weather, the coldest we have had; but
we hope it will not injur# small gi'ain,
which i* looking tolerable well. The
Blythcwood school opened on Tuesday,
20th inst., under the tutorship of
Mrs. J. T. Harmon, the public school
j having closed some time since, wnicn j
! was under the efficient management of j
; Miss Pet Edmunds, of Ridgerray.
Mrs. Deal, of West Virginia, is risi
iting her parents, Mr. and Mrs. G. P.
Robbers made a visit the other night
to our quiet little town and took advantage
of Mr. II. A. Brown's absence,
forced an entrance in his store by cut-!
ting a hole through the chimney with
an axe. which they had gotten from !
| Mr G. P. Hoffman's yard, taking $30 i
or $35 worth of goods, no clue to the 1
thief. On the same night some one j
went in Mrs. II. E. Hood's potato;
bank and helped themselves.
Miss Lottie Howell, daughter of i
Thos. Howell, was married at 8.30 J
o'clock last Thursday night. The j
ceremony was performed at the home |
of the bride's father by M. L. Bras
well, X. P. Wish them much happi- j
ness. ir. e. v. j
SIllLOli'S CURE, the great Cough j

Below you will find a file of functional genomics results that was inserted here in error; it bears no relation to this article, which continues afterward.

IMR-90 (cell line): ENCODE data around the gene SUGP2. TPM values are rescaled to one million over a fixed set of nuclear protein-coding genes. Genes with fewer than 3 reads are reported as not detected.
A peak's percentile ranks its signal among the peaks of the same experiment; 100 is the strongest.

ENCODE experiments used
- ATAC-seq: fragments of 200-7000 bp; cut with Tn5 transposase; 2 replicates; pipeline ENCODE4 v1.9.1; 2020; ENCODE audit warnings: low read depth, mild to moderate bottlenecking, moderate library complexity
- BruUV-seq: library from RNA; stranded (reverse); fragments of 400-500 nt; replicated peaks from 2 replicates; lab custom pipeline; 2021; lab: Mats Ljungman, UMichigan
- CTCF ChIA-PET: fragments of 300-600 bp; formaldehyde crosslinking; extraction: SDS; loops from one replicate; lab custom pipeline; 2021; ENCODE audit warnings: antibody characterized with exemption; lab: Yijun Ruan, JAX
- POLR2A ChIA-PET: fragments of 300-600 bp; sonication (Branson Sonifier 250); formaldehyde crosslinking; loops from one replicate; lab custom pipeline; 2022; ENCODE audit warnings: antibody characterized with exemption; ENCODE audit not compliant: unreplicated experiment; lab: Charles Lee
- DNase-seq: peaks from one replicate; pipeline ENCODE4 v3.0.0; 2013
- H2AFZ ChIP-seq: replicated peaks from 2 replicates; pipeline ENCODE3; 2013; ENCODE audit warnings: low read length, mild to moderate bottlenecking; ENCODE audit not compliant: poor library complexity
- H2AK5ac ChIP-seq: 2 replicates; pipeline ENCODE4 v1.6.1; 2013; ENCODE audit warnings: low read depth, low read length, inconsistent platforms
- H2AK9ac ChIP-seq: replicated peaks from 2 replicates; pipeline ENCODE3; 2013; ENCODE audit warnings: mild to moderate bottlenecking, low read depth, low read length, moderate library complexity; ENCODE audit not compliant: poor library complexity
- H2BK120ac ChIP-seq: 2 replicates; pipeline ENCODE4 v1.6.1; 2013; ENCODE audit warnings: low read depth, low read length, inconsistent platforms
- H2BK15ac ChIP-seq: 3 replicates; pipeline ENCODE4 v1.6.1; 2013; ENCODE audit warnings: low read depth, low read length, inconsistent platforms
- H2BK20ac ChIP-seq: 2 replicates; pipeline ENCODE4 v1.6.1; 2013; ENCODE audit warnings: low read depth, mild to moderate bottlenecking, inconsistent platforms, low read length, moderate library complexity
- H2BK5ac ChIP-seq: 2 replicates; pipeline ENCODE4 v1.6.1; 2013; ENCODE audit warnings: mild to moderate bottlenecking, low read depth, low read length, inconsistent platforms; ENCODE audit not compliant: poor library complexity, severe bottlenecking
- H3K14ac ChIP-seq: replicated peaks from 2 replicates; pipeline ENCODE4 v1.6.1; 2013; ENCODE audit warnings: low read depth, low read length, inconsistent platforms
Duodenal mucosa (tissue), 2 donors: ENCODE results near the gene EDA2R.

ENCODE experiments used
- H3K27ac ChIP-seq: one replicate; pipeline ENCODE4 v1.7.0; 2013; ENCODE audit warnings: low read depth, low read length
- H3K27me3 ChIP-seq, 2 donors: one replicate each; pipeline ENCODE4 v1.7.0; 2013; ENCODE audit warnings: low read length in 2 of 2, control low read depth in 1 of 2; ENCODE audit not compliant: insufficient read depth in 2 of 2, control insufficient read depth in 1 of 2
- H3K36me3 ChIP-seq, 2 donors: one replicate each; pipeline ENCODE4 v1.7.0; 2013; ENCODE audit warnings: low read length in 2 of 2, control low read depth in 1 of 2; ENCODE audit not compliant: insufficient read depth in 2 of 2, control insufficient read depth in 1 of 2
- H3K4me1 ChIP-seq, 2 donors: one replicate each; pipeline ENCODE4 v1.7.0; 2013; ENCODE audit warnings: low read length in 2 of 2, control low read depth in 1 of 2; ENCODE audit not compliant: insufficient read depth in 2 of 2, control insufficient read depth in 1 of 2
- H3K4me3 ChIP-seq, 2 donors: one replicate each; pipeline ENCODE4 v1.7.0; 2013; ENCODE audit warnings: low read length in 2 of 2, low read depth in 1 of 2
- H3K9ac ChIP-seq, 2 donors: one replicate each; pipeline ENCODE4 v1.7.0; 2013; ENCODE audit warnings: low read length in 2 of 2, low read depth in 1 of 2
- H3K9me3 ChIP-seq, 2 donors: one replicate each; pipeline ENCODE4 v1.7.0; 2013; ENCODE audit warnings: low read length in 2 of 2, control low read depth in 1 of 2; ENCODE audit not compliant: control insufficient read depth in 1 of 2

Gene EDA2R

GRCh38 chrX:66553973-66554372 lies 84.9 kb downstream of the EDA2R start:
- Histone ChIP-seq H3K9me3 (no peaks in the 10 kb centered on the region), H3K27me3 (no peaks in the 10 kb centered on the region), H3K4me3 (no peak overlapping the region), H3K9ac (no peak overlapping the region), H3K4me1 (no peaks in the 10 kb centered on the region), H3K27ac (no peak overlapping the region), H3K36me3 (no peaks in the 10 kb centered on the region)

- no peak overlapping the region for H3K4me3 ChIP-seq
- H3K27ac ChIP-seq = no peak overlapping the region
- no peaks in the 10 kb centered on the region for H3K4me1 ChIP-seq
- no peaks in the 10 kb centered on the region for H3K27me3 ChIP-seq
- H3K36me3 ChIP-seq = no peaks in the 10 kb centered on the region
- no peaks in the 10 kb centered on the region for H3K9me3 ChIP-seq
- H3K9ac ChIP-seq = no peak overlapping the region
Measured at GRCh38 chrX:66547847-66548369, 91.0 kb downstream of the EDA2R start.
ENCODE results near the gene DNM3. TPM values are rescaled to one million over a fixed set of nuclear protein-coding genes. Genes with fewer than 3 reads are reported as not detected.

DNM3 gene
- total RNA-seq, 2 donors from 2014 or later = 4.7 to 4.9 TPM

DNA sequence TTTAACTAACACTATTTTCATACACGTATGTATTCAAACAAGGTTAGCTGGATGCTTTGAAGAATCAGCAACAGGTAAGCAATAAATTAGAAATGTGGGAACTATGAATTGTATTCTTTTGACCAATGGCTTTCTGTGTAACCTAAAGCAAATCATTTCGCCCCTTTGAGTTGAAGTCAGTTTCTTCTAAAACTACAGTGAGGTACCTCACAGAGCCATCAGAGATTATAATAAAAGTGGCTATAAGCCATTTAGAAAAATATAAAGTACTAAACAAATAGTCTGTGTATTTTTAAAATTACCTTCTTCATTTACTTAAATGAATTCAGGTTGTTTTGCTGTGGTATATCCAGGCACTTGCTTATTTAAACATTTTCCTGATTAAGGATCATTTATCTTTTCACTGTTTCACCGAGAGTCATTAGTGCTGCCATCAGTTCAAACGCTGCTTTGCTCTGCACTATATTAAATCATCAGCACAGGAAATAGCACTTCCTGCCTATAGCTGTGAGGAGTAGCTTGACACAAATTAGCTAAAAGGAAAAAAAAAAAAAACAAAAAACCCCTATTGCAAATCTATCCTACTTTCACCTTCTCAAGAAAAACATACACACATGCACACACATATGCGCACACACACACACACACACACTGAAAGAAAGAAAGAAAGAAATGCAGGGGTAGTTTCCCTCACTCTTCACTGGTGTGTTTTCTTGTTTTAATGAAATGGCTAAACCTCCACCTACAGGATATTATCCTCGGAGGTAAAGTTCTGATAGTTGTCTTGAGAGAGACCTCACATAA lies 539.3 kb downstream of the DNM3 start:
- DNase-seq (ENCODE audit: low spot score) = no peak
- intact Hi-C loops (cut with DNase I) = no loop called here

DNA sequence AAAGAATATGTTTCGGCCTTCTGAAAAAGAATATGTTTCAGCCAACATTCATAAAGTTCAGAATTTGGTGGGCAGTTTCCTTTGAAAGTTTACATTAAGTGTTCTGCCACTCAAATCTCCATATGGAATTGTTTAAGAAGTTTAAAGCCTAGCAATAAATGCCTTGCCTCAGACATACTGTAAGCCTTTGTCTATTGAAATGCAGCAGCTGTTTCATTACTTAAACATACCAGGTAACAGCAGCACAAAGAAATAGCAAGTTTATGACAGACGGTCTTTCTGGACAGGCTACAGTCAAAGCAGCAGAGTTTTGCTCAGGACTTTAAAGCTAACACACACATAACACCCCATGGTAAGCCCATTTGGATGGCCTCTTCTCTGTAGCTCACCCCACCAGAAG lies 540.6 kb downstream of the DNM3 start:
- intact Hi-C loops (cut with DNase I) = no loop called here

and Croup Cure, is in great demand. 1
Pocket size contains twenty-five doses ;
only 25c. Childien lore it. Sold at
the Winnsboro Drug Store. *
ITEMS FROM STROTHER.
Strother, S. C., February 22.?
With the adreot of the busy season
hopes are aroused for better times.
o longer ao we near uu every siue
the universal cry of "hard times."
The people hare gone bravely to work,
and it is to be hoped that the efforts
all make to succeed will meet with
We have learned with infinite regret
that Mrs. Bailey Suber waa burned
out last night. Origin of the fire unknown,
yet the loss is a heavy one.
And if we mistake not, this is not the
first time such a caUmity has visited
that estimable family.
From the aspect of the clouds, we
anticipate snow. The exceedingly
pleasant weather has caused the fruit
trees to put forth their blossoms,
though not to any great extent, and
we rejoice that it has turned cold
Truly the orchard of Mr. D. T.
James causes one to reflact seriourly
upon the feasibility of earning a livelihood
by utilizing the fruit. Not only
has he a sufficiency of fruit for his
own use, but he could furnish a market,
if there was only one convenient.
Colds are quite prevalent, and the
general complain is, "I have grippe."
No news. All are even too busy to
indulge in the usual "tittle tattle" to